New contender for America’s Dad?
Senator Tim Kaine stopped by his campaign office in York Place September 21 for a pizza party with nearly three dozen University of Virginia Democrats.
Supporters passed around campaign signs that said “America’s Dad,” although Kaine may have some competition for the title—a spokesman for Bill Cosby told reporters recently that Cosby is still America’s Dad, despite his conviction for sexual assault.
In an exclusive interview on the vital topic of “dad jokes,” Kaine confessed that he groaned when his staff introduced the signs during his 2016 vice presidential campaign. “I kind of found myself in the center of all these dad jokes. And I mean, this is a very dad thing to say, but until I was in the center of them, I didn’t know there was such a thing as a dad joke.”
Urban Dictionary defines a dad joke as an “indescribably cheesy” or dumb joke made by a father to his kids. “We’re in a business where people get called a lot of names, and being made fun of because of my dad quality? I’ll take that,” says Kaine.
Smells of pepperoni and cheese wafted through the air as Hillary Clinton’s former running mate also fielded questions about his favorite type of ’za.
“I will always have Canadian bacon, mushroom, and black olive if I can,” he said. “Not everybody has Canadian bacon. It was more popular back in the day, and with Trump in a trade war against Canada, I’m sure there’s no more Canadian bacon.”
Believe it or not, he was also there to talk politics. As was 5th District congressional candidate Leslie Cockburn, who was preaching to the choir when she said one of her top priorities is debt relief for folks with student loans.
Like his young constituents, Kaine said he believes in climate science, marriage equality, and reasonable rules to “stop the carnage of gun violence.”
“I feel like politics is a lot like a train that’s run away and we need to pull the emergency brake,” Kaine told the crowd of students. And when recruiting young supporters, he said he no longer just talks about the differences between Republicans and Democrats.
“It’s not just that there’s a difference between the two sides,” he says. “It’s that you make a difference.”
As for defeating opponent Corey Stewart? “I feel good about what I see, but we take nothing for granted.”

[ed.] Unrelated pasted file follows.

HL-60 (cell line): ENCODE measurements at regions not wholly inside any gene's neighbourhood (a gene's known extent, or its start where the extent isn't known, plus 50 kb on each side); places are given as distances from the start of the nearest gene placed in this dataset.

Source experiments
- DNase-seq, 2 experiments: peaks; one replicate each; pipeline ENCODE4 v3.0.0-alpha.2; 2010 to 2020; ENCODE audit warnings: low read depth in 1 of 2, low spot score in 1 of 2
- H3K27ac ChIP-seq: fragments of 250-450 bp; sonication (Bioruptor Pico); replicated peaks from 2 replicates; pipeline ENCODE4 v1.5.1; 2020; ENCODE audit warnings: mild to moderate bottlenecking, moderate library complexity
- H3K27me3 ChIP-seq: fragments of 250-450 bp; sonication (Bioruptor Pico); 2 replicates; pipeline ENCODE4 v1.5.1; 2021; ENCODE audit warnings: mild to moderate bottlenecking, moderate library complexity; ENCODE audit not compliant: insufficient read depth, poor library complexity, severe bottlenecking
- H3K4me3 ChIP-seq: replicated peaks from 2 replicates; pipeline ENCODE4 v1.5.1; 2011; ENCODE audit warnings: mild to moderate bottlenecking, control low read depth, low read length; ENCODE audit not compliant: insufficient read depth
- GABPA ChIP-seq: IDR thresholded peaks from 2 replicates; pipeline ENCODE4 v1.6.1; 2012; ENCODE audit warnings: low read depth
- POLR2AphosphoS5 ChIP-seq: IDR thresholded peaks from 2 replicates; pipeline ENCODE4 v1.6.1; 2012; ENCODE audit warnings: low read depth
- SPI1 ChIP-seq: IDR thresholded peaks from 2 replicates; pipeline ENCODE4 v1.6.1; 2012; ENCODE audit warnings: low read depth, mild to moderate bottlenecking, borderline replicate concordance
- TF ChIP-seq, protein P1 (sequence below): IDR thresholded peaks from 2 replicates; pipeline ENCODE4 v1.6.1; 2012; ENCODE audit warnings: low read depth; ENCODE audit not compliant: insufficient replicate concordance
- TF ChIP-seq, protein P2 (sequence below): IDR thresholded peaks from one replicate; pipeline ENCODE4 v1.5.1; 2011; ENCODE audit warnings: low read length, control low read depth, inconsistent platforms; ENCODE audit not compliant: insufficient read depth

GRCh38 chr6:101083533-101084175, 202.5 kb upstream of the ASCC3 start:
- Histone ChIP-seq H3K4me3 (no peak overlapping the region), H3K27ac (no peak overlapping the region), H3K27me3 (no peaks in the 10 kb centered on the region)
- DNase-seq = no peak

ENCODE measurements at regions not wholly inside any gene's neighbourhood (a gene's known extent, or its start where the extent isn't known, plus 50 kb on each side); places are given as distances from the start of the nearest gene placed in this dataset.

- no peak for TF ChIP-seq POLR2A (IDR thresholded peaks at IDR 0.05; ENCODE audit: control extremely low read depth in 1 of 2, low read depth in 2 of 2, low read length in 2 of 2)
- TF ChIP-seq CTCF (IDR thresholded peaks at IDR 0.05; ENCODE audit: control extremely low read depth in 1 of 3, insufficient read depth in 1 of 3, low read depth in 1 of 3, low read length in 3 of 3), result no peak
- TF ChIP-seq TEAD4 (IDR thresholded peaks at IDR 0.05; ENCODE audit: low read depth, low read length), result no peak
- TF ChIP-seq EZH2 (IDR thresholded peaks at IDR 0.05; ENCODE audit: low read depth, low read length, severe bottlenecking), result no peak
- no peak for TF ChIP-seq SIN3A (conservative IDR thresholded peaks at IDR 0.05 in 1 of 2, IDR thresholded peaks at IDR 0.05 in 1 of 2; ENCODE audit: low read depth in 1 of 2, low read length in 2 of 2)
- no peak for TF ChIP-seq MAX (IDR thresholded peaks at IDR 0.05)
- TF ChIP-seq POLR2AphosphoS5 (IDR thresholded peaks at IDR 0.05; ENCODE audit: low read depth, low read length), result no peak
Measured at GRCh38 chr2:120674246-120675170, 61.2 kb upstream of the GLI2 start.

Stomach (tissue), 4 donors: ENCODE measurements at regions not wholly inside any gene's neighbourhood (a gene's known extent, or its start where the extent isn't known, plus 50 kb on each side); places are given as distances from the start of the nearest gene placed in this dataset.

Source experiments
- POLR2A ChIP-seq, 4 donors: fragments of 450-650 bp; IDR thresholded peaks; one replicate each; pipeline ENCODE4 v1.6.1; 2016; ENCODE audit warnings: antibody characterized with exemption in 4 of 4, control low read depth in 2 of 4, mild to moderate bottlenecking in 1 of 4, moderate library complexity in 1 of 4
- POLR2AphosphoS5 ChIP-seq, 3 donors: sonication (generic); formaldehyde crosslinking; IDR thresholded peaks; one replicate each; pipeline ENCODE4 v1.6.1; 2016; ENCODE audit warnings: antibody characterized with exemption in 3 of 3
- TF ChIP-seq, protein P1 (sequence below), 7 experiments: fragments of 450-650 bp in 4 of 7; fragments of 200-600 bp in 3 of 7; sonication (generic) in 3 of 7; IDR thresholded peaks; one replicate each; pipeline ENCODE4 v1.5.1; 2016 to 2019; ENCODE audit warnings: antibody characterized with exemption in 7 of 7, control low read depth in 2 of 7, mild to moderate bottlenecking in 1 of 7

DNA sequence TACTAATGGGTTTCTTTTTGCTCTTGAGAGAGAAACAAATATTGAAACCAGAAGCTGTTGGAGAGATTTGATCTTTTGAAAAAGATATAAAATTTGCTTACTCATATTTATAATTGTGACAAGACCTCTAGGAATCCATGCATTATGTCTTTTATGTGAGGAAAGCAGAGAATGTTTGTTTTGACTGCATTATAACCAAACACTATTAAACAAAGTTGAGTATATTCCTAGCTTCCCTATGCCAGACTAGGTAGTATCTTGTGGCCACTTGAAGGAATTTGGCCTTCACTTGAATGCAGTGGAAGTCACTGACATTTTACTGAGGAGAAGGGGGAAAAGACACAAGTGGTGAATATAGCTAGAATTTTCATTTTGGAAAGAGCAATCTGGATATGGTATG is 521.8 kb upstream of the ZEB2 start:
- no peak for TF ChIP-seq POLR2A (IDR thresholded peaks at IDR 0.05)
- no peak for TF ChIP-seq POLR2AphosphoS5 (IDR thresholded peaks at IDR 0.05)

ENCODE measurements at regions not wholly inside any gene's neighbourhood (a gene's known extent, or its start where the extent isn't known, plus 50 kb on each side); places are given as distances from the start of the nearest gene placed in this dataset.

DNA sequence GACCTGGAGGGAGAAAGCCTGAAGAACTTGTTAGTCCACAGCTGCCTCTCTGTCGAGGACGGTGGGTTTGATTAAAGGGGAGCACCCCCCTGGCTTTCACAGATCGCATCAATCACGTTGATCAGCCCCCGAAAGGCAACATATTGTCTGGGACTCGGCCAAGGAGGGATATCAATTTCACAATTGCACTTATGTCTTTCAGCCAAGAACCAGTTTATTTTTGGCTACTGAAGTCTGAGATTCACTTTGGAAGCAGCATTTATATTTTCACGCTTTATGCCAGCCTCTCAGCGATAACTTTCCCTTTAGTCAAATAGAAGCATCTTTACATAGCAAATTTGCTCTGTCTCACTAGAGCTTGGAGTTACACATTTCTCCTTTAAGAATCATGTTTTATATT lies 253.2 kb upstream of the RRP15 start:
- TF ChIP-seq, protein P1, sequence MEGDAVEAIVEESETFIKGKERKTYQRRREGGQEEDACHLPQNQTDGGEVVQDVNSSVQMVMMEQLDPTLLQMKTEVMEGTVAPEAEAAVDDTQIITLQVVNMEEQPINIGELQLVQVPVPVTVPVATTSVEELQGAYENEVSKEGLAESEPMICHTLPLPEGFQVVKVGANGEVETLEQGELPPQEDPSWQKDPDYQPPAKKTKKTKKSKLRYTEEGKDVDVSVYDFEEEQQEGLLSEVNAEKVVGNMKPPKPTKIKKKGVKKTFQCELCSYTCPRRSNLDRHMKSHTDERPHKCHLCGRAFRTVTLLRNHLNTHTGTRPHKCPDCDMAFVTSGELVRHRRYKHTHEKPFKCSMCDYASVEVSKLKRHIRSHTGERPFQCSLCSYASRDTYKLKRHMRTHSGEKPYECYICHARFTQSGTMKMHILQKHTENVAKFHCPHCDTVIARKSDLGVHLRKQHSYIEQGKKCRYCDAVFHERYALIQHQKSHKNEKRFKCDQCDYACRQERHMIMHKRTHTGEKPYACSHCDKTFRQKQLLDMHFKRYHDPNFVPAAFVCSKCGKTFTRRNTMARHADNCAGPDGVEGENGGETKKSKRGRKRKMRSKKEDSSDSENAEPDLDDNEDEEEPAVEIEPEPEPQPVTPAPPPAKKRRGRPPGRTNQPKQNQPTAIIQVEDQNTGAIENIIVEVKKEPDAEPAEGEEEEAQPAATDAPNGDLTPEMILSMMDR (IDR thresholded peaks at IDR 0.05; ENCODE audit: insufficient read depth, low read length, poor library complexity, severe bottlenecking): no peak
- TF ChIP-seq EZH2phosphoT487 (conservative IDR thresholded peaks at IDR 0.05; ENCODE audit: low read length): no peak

Quote of the week
“If someone chooses to visit a Virginia Department of Corrections inmate, he or she cannot have anything hidden inside a body cavity.”—Spokeswoman Lisa Kinney tells the AP why women can’t wear tampons or menstrual cups when visiting state prisons.
Tourism bureau slam
Adam Healey, interim executive director for the Charlottesville-Albemarle Convention and Visitors Bureau, called the agency a “weak marketer,” its messaging “confusing,” and its positioning “dusty” rather than modern, according to Allison Wrabel’s story in the Daily Progress. And he wants to bump the bureau’s advertising budget from around $400,000 to $6 million.
Weekend traffic fatalities
UVA engineering grad student Rouzbeh Rastgarkafshgarkolaei, 27, died on U.S. 29 in Culpeper around 4:50am September 23, when his 2006 Audi sideswiped a Dodge Caravan, ran off the road, and caught fire. Virginia State Police said speed was a factor. That same day, Mary Elizabeth Carter, 19, died when her Mazda crossed the center line in Louisa and struck a Ford F150. Police said she wasn’t wearing a seatbelt.
Student assaulted, robbed
A UVA student was robbed and sexually assaulted around 9:30pm September 19 on the 500 block of 14th Street NW, city police said. Louisa resident Jowell Travis Legendre, 29, was arrested the next day and charged with object sexual penetration, forcible sodomy, robbery, grand larceny, and credit card larceny.
UVA’s endowment jumped almost $1 billion in the last fiscal year, from $8.6 billion to $9.5 billion. Even more impressive, the endowment has seen a 10.9 percent annual return over the past 20 years, according to COO Kristina Alimard.
The Virginia Department of Forestry is seeking acorns and nuts from 12 different species, mostly oaks, from state landowners. The department wants to plant them at its Augusta Forestry Center for tree seedlings.
While Jason Kessler was in D.C., Virginia State Police sent 700 officers to Charlottesville during the
August 12 anniversary weekend that brought out hundreds of anti-racist activists, students, and
mourners, but little to no opposition. The cost?
$3.1 million, according to VSP spokesperson Corinne Geller, who says the department has submitted the bill to the Virginia Department of Emergency Management for reimbursement. That number includes: $953,000 for equipment and vehicles,
and $885,000 in salaries (for officers who would have been working anyway). It does not include costs for Charlottesville, Albemarle, and UVA.